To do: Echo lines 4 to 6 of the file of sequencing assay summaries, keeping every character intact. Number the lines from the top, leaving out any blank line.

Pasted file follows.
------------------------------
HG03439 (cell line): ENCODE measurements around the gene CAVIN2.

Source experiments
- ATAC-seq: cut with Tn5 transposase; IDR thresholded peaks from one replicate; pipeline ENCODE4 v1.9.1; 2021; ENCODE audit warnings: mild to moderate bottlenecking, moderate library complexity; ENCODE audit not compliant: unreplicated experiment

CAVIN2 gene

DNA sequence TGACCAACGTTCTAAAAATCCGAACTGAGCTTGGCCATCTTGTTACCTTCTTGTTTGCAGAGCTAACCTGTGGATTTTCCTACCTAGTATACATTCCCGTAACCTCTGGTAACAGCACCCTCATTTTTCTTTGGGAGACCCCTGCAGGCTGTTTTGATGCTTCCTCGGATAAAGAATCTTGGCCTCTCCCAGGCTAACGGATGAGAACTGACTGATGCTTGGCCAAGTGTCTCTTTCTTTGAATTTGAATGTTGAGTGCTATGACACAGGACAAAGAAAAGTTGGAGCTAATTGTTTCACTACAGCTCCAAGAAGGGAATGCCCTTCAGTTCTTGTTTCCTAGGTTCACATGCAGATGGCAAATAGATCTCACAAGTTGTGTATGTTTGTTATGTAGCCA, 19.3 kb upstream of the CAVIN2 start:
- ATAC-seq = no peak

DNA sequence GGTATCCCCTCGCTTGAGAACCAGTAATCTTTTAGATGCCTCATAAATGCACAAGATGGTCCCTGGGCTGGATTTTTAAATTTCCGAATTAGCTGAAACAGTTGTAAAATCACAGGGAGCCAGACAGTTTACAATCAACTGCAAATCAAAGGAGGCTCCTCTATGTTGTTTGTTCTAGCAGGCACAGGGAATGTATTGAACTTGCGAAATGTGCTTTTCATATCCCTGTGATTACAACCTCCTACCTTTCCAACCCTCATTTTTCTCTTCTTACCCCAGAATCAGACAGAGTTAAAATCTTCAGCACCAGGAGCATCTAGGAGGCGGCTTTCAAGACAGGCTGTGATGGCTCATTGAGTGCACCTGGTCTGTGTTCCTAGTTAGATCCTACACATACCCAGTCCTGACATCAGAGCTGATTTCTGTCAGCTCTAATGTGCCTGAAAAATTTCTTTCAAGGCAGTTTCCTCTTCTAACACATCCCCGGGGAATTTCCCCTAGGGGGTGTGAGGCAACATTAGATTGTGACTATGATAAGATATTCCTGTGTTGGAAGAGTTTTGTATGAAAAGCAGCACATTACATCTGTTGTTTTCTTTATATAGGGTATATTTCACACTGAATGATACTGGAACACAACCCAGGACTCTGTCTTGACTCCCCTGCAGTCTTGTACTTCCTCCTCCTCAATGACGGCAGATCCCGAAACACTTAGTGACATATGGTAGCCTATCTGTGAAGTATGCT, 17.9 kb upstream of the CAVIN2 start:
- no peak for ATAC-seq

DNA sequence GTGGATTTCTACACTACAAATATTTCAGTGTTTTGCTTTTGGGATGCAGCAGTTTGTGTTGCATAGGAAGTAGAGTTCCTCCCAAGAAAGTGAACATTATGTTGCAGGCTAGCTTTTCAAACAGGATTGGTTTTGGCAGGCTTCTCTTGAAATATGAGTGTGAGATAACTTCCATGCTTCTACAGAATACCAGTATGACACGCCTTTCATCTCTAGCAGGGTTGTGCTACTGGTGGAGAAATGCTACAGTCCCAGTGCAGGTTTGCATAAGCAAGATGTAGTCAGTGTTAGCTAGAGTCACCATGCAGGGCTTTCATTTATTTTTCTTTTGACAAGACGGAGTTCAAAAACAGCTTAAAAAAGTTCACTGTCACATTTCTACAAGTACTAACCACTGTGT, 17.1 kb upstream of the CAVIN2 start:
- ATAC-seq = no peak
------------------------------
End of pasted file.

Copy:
CAVIN2 gene

DNA sequence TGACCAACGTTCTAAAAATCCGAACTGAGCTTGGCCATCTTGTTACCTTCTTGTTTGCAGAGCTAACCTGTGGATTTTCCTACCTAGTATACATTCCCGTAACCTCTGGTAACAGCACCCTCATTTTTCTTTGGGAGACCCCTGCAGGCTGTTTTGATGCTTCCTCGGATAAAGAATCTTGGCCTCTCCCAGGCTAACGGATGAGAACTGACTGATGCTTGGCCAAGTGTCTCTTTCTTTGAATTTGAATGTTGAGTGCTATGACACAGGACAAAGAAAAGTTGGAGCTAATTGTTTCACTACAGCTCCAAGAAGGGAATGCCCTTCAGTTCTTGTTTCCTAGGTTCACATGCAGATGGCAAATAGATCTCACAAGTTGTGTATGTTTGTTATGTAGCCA, 19.3 kb upstream of the CAVIN2 start:
- ATAC-seq = no peak